The End of an Era

Editorial Staff

The Grande Dame of art fairs is, reluctantly, retiring. Organizers of the Grosvenor House Antiques Fair, held in London nearly every year without interruption since 1934, announced yesterday that it will close.

They cited problems with the event’s longtime venue, the Grosvenor House Hotel, which last year was renovated and re-branded as a JW Marriott. But what really happened to end the prestigious event’s 75-year-streak? Dealers, appraisers and collectors say a perfect storm of economic, demographic and real estate trends came together to finish the fair—at least in its current incarnation. (Some participants are already talking about creating a new alternative.) From the shifting definition of what’s an antique to a backlash against huge-home McMansions to a change in what collectors expect from an event, experts say that the world that created Grosvenor House is as gone as the famous fair may soon be.  

“I really think it’s a shame, it’s always been a highlight of the London season,” says Konrad Bernheimer, owner of the paintings gallery Colnaghi-Bernheimer, long a stalwart and star of the Grosvenor House fair. Nonetheless, he pulled out after last year’s event. The fair’s problem was economic, he says. “It didn’t make financial sense for the hotel,” which could gather more income from the daily rental of its Great Hall in June than the fair was providing, so it charged dealers heavily. As a result, “it was far more expensive to exhibit at Grosvenor than Maastricht,” he explains.

At its height of popularity, Grosvenor House, held in the glamorous great hall of its namesake London hotel, was a de rigeuer highlight of the London social season. Along with Wimbledon and Ascot, it drew thousands of wealthy Britons and Americans since the early years of the depression. By contrast, New York City’s venerable Winter Antiques Show is about a half-century old, and rising rival Maastricht in the Netherlands, a more varied fair, only dates back to 1975. Both have a significant space advantage, as they can expand, while Grosvenor is limited by the hotel’s restrictions. But Grosvenor long had the edge in glamour. The opening night was traditionally hosted by a member of the British royal family, and guests at its opening-night charity gala have included Annie Lennox, Elizabeth Hurley, Liza Minnelli and Sir Bob Geldof.  

This year, sales were reportedly stronger than expected, but the defection of so many previously key dealers like Jeremy and Hotspur (both have closed) was taking its toll. Insiders say the organizers had originally planned not to announce the fair’s closure, but the news started leaking when dealers were surprised not to be asked to sign a contract for next year’s event.

Critics cite confusion in the fair’s message.  In recent years, Grosvenor House has loudly heralded a redesign or change in merchandise almost annually. This year, the stands featured wine, photography and even movie posters along with more classic wares. It, like many antiques fairs, has struggled with the definition of “antique,” attempting to seek new buyers without alienating old ones or lowering quality.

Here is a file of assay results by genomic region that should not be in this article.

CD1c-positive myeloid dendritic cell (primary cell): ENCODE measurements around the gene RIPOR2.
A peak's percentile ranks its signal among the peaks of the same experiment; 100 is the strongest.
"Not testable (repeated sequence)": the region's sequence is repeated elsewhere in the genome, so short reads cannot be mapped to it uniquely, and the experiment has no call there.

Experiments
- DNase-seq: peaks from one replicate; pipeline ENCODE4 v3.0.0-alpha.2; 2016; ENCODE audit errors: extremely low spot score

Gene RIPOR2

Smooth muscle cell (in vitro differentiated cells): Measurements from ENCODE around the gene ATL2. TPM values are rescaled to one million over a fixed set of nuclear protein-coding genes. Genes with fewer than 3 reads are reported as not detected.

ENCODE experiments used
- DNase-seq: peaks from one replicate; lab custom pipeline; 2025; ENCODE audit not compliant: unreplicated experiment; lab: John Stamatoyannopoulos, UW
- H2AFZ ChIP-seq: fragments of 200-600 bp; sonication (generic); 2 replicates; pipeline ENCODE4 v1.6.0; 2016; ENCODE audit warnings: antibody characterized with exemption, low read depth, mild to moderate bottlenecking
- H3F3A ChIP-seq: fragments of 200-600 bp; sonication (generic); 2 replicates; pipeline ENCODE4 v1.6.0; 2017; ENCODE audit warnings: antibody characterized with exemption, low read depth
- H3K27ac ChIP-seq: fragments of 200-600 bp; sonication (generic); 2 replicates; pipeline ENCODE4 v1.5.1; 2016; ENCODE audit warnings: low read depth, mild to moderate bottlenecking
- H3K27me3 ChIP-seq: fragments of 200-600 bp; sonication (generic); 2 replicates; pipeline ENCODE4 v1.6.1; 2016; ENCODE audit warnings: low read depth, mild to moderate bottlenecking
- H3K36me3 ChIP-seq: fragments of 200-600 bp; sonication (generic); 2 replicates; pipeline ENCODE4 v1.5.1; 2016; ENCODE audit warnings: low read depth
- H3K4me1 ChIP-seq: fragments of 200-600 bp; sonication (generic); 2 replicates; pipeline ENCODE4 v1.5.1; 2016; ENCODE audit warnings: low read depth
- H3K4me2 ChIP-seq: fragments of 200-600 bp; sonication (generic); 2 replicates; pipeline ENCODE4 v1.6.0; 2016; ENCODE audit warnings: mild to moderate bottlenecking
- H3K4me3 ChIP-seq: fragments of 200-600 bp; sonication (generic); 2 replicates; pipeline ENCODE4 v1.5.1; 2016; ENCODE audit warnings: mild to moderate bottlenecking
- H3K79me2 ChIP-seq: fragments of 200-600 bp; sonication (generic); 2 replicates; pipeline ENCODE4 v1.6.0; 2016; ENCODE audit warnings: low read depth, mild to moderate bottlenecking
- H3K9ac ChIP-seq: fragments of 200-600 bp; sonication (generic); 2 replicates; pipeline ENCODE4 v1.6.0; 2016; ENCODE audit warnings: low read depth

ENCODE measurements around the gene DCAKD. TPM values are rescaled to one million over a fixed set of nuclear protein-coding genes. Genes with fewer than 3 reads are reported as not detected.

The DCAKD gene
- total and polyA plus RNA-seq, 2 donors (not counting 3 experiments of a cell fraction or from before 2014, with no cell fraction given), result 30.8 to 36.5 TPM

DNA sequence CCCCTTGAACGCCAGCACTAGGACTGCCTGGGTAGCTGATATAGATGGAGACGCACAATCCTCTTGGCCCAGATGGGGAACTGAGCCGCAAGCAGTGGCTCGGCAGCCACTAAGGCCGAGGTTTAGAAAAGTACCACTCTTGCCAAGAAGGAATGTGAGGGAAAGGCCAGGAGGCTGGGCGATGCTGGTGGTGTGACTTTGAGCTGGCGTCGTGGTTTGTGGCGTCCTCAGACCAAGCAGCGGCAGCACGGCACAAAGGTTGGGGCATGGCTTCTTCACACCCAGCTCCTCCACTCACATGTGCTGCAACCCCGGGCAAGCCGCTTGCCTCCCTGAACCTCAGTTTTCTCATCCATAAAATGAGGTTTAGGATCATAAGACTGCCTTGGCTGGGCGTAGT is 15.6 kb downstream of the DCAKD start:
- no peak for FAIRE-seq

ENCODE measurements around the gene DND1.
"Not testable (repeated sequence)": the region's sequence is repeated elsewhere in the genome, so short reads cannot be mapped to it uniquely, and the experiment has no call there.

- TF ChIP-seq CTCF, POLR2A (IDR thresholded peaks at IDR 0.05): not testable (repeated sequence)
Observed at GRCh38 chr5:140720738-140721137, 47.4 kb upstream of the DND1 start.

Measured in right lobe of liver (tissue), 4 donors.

Some also see a shift in taste away from some of Grosvenor’s traditional wares, at least temporarily. Demand has cooled for average examples of “English brown furniture”—the breakfronts, bureaus, sideboards, sofas—that were long the backbone of the event. “It’s not just the economy, it’s a generational issue,” says Victor Wiener, former executive director of the Appraisers Association of America.  Children of the wealthy grew up with antiques so “they think they’re making a statement by buying furniture made of particle board,” he says. “Some dealers at shows tell me sales are down 25%.” Of course, collecting trends “will turn around again, they always do,” notes Sue Bond, who represents several of the dealers who show, or increasingly have shown, at Grosvenor.  But the wild success of the Art Basel Miami and Frieze fairs played a role in the decline of the British event, some participants say. People who traveled to fairs began to expect a huge menu of related parties and events.

Instead of taking a stand at Grosvenor this year, Konrad Bernheimer will be part of a lush new event organized under the umbrella title “Master Paintings Week.” About twenty London dealers are piggybacking onto Sotheby’s and Christie’s Old Masters sales in July with a series of parties, openings and exhibitions. “Johnny Van Haeften and I cooked it up over lunch,” he says, referring to the well-known paintings dealer. Galleries will host invitation-only shows on Sunday, July 5 (some in new locations), but other events will run from July 4 through July 10.
So the London art scene is changing, radically. David Lester, organizer of the Palm Beach American International Fair, says he’s been approached by dealers at another major London fair, Olympia, to take over the management of that event. Lester is interested, and is in talks with Clarion Events, which owns Olympia, he says, because he believes the worst is over. “The dealer’s ‘bleeding’ and the client’s ‘sense-of-panic’ seem to have abated considerably,” he says in an email. “New fortunes—thus new collectors—will be created in the current economic downturn.”